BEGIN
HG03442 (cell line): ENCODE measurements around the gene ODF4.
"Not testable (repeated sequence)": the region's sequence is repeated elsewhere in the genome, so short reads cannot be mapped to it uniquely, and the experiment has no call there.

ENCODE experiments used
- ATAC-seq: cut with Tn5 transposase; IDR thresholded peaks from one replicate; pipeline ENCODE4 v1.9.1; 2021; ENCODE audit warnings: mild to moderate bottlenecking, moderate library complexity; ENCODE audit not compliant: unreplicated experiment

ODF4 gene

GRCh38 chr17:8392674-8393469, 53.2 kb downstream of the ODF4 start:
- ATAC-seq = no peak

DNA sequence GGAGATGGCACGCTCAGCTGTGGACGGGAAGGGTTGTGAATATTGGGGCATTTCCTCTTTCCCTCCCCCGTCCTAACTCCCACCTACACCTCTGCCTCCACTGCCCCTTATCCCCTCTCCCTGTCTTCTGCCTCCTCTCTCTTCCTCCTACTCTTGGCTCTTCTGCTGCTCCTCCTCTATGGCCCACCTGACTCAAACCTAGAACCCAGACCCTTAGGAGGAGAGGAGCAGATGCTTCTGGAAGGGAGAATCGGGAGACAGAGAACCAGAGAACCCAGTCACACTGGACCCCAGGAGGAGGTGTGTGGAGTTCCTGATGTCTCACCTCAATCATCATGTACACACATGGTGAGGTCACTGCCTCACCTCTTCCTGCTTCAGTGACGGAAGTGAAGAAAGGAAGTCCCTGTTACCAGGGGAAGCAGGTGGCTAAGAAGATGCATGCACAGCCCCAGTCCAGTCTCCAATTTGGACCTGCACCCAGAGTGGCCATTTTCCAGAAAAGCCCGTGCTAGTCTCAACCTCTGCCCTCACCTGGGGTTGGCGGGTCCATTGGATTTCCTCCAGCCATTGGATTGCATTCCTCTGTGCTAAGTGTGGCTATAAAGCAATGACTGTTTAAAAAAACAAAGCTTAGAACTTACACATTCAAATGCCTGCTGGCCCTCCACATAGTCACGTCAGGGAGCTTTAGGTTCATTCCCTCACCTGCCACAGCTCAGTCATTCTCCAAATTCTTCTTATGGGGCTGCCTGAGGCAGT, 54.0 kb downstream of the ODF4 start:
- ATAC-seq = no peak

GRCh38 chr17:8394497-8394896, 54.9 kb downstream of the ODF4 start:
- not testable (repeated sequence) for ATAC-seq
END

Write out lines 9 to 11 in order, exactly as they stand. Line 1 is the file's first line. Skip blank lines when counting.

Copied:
- ATAC-seq = no peak

GRCh38 chr17:8394497-8394896, 54.9 kb downstream of the ODF4 start:
- not testable (repeated sequence) for ATAC-seq